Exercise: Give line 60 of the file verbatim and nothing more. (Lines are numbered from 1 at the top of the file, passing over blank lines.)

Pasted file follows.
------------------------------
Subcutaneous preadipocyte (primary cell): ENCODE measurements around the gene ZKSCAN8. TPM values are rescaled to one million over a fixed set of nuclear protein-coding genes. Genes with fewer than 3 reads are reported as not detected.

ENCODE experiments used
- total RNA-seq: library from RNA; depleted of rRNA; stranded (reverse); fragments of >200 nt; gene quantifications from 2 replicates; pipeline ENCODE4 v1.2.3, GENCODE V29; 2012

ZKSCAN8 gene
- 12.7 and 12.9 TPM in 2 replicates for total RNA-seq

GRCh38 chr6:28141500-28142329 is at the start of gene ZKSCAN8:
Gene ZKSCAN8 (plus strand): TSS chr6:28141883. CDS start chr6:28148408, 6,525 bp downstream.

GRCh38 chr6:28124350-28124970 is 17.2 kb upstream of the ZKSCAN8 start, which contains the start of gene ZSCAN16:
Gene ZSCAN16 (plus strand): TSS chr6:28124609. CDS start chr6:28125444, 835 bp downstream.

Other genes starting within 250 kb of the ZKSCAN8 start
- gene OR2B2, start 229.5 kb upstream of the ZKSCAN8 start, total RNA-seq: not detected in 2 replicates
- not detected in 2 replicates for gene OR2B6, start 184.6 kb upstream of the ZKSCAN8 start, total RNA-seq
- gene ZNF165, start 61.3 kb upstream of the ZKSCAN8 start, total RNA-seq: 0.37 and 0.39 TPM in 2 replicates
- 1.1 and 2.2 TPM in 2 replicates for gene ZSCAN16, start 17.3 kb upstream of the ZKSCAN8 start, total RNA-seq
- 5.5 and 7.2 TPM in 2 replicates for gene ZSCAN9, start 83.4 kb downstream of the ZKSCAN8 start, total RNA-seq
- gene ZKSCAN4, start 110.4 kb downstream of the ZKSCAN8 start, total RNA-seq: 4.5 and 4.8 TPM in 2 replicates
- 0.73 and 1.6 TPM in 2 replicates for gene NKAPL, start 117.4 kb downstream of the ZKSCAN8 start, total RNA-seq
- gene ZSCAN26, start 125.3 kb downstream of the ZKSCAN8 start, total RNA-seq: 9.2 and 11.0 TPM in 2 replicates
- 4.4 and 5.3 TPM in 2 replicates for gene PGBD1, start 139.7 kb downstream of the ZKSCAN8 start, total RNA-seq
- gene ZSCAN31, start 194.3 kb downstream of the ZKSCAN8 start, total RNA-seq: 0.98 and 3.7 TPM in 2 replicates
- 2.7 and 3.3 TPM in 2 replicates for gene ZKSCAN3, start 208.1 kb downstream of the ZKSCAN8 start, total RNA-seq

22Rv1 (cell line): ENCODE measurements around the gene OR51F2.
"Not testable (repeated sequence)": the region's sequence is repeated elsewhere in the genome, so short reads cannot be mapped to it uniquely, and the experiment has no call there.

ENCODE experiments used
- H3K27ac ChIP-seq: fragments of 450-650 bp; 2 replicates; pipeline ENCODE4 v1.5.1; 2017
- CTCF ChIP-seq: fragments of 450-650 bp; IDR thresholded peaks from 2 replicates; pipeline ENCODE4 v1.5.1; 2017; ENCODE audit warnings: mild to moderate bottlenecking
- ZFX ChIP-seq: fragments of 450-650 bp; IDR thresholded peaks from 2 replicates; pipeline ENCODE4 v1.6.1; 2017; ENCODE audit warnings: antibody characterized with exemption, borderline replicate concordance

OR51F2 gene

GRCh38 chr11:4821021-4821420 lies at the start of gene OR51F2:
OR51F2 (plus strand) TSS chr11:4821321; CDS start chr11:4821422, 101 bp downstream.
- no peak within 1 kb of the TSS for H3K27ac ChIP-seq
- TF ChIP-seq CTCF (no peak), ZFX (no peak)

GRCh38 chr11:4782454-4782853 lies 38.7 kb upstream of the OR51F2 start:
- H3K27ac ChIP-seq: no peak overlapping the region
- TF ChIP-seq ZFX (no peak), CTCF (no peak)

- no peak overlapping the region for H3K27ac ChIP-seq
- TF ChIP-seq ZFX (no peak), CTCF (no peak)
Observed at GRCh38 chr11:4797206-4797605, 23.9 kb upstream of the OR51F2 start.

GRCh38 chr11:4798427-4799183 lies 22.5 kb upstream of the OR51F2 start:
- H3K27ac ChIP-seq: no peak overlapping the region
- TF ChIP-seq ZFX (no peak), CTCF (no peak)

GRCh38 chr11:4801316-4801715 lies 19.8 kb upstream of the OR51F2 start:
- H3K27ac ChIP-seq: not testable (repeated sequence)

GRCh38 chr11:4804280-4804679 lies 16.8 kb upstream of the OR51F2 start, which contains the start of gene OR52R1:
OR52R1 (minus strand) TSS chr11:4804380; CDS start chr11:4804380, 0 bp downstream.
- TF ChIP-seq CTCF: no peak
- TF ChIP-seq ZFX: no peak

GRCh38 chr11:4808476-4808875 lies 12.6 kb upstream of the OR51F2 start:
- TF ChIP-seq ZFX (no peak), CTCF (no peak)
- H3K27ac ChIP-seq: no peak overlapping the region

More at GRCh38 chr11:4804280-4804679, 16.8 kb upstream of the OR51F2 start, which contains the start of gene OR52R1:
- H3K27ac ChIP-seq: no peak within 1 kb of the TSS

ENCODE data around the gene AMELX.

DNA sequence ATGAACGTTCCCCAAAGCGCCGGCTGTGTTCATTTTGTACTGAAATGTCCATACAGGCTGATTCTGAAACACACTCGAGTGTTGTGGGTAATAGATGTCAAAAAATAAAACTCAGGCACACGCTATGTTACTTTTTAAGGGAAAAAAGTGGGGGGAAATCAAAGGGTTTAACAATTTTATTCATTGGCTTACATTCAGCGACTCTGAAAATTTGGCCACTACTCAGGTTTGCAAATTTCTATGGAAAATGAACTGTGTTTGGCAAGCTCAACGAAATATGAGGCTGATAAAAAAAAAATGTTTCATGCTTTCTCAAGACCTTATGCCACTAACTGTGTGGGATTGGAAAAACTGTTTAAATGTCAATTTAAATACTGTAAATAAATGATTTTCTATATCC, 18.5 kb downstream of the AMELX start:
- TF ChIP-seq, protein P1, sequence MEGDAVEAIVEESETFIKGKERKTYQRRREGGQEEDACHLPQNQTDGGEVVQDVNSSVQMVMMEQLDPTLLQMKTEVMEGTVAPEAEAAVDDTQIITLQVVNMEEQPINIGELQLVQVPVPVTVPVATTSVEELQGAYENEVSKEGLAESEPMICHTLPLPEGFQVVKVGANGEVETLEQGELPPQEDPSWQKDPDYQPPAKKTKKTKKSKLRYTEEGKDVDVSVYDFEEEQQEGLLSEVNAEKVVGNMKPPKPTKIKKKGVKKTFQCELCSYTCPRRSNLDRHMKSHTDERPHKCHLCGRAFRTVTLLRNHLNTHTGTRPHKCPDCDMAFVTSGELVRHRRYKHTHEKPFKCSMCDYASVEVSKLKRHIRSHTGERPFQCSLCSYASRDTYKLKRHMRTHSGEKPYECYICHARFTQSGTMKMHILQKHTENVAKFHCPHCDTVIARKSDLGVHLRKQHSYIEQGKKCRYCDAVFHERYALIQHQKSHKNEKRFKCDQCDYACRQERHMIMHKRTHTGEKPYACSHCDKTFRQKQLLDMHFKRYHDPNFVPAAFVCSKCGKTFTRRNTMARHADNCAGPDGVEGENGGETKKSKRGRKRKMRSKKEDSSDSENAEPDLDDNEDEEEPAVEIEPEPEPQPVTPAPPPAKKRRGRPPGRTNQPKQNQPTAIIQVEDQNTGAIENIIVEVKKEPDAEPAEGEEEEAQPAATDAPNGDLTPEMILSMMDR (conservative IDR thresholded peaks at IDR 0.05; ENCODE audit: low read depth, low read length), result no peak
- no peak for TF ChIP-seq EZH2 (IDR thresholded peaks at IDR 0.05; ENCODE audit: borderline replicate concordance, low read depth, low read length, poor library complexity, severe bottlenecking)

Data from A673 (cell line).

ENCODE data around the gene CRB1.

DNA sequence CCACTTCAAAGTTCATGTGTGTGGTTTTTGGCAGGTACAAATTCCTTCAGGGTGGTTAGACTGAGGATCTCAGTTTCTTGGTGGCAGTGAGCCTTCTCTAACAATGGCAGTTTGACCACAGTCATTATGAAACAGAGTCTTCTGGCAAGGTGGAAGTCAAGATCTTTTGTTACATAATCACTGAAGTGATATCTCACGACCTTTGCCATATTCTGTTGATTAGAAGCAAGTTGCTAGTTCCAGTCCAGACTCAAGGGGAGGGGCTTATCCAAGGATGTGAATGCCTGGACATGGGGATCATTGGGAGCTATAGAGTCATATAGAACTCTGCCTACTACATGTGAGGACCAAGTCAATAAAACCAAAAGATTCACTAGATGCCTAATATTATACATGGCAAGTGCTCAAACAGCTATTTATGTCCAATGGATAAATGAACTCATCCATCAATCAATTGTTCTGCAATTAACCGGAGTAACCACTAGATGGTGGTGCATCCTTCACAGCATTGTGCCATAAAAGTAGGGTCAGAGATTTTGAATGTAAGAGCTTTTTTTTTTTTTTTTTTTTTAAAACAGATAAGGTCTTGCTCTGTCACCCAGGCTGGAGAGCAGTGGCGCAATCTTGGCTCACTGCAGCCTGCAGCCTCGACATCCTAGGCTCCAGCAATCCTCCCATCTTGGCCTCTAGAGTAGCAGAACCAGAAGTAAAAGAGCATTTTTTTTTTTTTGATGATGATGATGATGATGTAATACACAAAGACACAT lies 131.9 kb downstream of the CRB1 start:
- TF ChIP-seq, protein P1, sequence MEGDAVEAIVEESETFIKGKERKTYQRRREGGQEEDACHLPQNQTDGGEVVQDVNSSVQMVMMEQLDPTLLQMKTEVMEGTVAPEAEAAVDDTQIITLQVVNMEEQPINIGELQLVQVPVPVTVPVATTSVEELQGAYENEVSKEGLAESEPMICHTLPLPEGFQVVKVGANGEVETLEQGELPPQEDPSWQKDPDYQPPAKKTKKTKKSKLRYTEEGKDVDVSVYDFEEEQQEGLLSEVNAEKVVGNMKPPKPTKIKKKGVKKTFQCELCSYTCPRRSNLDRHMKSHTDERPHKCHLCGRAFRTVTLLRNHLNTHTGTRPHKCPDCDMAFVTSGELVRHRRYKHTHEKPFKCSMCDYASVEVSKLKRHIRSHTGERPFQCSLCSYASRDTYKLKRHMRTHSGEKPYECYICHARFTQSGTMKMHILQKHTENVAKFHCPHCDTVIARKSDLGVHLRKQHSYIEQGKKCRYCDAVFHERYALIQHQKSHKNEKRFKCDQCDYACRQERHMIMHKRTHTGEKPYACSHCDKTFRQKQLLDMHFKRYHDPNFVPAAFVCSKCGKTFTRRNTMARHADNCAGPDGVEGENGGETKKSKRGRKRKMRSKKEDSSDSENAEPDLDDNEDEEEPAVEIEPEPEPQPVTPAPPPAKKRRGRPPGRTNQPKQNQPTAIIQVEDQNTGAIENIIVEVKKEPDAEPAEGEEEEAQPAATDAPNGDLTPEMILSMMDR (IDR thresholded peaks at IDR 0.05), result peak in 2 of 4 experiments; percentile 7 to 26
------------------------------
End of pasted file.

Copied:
- TF ChIP-seq, protein P1, sequence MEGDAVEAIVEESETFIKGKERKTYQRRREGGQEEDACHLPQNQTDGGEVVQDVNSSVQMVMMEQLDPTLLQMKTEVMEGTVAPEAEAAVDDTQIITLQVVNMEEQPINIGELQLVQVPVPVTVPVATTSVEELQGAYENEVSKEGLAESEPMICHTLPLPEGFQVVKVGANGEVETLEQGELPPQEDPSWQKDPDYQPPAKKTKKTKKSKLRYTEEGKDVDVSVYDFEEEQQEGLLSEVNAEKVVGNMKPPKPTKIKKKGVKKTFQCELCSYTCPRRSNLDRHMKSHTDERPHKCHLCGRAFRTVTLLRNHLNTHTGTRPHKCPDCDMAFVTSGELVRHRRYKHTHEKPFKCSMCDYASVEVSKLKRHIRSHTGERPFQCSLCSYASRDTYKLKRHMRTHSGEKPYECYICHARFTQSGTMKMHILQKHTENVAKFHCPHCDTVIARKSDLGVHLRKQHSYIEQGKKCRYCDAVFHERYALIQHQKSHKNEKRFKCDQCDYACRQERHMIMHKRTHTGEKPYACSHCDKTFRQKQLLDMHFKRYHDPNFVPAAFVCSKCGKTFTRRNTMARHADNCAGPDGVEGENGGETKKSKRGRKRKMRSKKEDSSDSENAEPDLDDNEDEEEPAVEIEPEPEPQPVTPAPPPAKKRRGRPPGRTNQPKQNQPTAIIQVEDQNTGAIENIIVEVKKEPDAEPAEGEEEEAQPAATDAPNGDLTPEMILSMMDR (IDR thresholded peaks at IDR 0.05), result peak in 2 of 4 experiments; percentile 7 to 26